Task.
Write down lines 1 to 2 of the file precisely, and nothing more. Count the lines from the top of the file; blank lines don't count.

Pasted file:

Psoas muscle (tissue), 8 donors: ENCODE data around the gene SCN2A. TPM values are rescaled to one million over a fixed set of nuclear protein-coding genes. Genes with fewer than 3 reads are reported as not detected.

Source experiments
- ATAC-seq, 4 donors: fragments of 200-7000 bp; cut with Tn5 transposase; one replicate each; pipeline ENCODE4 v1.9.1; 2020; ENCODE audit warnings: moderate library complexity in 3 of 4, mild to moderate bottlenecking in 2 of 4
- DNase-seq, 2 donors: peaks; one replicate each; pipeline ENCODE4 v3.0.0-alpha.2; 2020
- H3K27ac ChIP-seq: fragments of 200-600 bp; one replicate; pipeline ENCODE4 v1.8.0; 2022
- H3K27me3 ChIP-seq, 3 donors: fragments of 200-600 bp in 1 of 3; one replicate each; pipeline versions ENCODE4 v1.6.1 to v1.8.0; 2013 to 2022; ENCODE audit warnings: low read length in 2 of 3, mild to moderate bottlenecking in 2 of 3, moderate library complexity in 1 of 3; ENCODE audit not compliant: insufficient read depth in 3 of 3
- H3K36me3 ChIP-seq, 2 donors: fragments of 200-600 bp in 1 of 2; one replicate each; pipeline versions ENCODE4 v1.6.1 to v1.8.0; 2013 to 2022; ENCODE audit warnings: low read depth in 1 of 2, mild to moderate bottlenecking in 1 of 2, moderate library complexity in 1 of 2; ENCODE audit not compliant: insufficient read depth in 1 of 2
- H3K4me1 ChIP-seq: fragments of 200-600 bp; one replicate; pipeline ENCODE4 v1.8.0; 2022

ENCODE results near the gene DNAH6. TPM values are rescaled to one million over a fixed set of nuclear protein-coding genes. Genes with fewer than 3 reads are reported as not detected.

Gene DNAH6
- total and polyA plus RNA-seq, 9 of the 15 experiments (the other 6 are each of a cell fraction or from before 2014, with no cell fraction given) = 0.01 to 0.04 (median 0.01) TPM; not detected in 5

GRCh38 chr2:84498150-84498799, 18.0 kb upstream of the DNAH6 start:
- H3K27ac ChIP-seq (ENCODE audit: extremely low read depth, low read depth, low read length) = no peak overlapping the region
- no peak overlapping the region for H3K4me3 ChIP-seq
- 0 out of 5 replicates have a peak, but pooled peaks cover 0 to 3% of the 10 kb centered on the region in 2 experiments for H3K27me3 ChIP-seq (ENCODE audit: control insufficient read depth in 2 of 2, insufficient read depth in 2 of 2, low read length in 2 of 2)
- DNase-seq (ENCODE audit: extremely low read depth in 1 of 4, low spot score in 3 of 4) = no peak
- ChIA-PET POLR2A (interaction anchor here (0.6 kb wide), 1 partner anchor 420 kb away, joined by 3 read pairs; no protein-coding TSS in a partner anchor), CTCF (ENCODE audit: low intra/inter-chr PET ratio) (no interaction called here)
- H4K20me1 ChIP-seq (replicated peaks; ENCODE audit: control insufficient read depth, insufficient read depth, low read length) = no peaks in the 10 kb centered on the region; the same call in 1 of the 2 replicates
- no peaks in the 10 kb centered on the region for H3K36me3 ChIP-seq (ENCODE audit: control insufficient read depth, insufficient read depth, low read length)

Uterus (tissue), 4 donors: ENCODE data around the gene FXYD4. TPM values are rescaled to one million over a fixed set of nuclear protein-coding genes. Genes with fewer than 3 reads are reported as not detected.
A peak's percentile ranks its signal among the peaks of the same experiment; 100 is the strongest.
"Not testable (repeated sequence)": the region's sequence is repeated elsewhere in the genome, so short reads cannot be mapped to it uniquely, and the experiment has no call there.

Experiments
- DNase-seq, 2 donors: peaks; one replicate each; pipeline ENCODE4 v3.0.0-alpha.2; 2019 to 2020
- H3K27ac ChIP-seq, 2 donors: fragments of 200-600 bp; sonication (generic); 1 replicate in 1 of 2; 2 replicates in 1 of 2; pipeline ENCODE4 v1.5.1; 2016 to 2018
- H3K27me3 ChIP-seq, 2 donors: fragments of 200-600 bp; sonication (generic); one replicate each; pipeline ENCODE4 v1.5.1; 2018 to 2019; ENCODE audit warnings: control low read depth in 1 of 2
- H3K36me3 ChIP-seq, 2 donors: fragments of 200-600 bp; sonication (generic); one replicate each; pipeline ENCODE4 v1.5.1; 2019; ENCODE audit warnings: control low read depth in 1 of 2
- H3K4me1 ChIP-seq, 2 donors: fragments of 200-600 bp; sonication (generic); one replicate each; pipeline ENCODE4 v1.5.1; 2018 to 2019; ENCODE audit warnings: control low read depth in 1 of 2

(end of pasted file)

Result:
Psoas muscle (tissue), 8 donors: ENCODE data around the gene SCN2A. TPM values are rescaled to one million over a fixed set of nuclear protein-coding genes. Genes with fewer than 3 reads are reported as not detected.

Source experiments